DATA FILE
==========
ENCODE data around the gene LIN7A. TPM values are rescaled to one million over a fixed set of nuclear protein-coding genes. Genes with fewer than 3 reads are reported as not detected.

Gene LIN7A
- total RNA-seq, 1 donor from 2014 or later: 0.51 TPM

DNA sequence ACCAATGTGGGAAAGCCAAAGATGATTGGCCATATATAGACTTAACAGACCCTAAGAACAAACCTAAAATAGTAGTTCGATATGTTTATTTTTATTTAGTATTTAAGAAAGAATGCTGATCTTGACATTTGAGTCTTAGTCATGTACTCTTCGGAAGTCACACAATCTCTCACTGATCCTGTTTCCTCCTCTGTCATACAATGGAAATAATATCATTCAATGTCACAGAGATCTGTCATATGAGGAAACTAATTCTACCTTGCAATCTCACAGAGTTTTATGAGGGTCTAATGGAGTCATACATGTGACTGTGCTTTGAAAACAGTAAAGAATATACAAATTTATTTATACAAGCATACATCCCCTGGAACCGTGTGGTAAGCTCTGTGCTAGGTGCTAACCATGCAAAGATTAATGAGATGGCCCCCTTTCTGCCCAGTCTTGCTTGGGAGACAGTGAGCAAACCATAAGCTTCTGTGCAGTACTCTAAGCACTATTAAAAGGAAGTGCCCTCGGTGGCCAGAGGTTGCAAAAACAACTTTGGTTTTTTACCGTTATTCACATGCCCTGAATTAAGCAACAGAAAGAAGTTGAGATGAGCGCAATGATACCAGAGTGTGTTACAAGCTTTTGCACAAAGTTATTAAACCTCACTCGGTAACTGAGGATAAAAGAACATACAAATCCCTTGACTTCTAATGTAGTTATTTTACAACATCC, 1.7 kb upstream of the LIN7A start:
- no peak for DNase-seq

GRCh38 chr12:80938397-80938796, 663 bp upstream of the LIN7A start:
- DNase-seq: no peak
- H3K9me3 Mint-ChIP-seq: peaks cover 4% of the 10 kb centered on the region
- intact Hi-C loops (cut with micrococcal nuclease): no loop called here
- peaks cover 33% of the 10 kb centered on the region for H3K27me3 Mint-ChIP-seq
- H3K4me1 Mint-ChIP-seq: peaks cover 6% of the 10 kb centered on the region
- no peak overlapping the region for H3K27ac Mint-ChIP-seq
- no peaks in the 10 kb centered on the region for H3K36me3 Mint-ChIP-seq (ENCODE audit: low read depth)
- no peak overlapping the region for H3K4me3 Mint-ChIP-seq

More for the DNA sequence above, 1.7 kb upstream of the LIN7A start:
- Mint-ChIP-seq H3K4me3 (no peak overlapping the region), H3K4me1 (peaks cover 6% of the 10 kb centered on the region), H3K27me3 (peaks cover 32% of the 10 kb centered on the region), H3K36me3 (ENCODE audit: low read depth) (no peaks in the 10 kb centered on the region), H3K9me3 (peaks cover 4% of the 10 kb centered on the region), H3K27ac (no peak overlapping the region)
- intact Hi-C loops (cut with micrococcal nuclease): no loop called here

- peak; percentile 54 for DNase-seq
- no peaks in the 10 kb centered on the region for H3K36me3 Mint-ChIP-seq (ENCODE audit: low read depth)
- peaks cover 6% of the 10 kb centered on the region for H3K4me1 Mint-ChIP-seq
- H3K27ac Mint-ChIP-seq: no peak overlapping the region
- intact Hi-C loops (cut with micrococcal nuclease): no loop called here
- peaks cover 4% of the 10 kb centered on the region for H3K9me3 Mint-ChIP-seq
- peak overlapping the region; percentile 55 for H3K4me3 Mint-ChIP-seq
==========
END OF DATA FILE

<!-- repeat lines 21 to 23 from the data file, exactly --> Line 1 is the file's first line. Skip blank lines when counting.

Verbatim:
- H3K27ac Mint-ChIP-seq: no peak overlapping the region
- intact Hi-C loops (cut with micrococcal nuclease): no loop called here
- peaks cover 4% of the 10 kb centered on the region for H3K9me3 Mint-ChIP-seq